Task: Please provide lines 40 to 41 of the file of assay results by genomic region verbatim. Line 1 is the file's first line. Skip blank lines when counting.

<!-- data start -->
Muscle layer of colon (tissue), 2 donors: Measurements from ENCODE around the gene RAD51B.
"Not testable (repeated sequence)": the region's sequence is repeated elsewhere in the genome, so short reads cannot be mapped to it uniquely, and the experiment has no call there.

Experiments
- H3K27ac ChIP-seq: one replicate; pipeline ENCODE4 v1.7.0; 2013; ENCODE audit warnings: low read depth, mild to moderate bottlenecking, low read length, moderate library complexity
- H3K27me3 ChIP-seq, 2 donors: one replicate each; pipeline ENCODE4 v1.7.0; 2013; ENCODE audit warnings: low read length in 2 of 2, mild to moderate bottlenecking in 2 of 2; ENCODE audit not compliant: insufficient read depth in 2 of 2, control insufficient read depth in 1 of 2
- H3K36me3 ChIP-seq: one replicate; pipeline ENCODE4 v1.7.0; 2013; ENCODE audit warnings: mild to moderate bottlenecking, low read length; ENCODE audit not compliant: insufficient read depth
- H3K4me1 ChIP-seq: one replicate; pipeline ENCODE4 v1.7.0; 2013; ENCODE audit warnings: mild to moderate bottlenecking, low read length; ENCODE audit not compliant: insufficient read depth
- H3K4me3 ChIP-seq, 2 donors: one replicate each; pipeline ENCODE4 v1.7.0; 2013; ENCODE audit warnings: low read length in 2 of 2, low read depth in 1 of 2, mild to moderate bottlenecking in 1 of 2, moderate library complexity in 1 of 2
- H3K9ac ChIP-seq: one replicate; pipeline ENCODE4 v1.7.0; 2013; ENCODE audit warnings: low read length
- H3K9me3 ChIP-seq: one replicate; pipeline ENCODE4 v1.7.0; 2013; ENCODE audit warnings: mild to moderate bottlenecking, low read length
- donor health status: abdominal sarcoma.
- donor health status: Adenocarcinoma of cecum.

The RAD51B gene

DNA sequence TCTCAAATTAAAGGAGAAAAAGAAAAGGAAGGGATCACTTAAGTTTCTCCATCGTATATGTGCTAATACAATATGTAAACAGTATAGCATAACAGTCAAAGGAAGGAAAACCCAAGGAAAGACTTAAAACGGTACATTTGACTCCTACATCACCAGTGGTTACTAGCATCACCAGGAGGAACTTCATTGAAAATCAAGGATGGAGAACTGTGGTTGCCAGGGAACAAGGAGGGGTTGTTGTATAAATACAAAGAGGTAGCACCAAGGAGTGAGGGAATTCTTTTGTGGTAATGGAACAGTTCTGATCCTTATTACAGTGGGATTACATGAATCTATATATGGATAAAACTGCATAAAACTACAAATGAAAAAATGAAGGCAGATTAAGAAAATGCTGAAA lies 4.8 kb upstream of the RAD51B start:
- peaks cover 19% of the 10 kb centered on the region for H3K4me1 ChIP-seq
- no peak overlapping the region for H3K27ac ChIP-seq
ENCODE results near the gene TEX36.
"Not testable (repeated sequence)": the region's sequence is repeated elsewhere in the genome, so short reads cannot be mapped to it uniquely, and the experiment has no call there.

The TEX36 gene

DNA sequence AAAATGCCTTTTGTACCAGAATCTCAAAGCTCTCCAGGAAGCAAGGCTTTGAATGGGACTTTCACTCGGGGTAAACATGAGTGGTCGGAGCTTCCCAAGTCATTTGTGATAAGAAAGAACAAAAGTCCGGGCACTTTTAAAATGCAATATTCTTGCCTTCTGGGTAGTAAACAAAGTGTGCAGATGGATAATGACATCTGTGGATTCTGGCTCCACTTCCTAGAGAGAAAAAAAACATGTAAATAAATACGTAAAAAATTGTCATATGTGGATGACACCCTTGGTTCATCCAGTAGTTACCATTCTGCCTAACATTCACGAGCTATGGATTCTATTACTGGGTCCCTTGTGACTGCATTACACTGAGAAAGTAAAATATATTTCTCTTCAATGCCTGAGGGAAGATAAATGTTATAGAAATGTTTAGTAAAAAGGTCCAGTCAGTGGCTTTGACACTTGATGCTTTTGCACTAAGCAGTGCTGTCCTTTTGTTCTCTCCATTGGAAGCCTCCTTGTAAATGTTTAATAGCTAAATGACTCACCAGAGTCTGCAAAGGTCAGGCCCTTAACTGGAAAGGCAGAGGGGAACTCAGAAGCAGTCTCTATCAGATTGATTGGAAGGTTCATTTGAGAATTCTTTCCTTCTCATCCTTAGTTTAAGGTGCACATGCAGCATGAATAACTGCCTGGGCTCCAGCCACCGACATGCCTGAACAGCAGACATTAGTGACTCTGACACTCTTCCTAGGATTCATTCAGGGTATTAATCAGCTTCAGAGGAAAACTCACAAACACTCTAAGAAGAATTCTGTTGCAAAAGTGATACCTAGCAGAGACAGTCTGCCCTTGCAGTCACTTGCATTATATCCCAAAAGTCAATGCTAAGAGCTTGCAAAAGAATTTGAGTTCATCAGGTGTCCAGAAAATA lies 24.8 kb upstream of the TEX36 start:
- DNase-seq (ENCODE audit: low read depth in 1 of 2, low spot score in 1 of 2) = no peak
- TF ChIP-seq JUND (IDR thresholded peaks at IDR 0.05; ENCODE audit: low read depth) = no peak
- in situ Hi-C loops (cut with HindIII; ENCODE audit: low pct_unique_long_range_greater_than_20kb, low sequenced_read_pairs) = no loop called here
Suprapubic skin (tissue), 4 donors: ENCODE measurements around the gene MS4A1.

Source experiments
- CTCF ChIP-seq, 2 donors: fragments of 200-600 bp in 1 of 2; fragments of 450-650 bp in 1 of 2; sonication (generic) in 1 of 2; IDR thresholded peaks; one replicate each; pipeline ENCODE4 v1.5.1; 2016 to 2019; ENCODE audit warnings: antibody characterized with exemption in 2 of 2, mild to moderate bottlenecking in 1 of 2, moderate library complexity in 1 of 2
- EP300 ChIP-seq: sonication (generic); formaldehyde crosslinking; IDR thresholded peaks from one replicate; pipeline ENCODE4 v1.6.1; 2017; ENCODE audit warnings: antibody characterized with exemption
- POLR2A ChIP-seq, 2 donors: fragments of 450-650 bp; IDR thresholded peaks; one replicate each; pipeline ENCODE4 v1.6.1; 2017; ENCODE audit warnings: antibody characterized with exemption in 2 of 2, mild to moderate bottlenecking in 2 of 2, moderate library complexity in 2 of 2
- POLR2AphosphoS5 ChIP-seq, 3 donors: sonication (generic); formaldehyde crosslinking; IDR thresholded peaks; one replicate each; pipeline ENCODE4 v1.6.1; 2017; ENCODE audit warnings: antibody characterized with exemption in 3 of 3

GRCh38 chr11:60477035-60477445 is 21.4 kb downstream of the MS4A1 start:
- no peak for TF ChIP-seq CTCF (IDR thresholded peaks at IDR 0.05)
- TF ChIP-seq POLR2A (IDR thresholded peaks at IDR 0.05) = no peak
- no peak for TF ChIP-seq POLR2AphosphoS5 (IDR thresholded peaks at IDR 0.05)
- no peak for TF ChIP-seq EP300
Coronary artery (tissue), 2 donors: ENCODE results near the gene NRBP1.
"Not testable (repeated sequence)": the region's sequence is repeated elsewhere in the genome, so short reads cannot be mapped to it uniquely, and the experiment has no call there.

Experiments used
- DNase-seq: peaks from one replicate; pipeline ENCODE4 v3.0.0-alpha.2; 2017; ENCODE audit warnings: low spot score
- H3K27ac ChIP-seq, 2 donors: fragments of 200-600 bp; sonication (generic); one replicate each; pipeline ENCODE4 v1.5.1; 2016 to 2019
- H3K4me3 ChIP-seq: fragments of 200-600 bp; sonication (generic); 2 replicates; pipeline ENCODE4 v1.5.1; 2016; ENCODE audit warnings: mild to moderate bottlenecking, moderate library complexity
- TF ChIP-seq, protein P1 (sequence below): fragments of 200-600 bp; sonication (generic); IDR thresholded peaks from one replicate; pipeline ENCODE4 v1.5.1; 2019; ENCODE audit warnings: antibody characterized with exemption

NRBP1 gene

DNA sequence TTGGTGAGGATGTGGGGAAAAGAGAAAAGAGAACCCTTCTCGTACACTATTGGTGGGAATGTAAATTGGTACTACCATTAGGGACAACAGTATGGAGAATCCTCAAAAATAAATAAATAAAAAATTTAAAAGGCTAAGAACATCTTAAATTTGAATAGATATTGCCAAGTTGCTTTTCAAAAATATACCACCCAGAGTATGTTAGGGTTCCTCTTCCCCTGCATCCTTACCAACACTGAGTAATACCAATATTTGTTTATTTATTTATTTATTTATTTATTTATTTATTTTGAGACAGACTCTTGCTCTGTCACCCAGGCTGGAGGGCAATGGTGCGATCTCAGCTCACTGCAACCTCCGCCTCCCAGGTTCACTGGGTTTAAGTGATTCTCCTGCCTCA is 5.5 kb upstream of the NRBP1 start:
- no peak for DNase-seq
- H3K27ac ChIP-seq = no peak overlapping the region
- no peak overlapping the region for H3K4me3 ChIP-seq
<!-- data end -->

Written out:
- H3K4me3 ChIP-seq: fragments of 200-600 bp; sonication (generic); 2 replicates; pipeline ENCODE4 v1.5.1; 2016; ENCODE audit warnings: mild to moderate bottlenecking, moderate library complexity
- TF ChIP-seq, protein P1 (sequence below): fragments of 200-600 bp; sonication (generic); IDR thresholded peaks from one replicate; pipeline ENCODE4 v1.5.1; 2019; ENCODE audit warnings: antibody characterized with exemption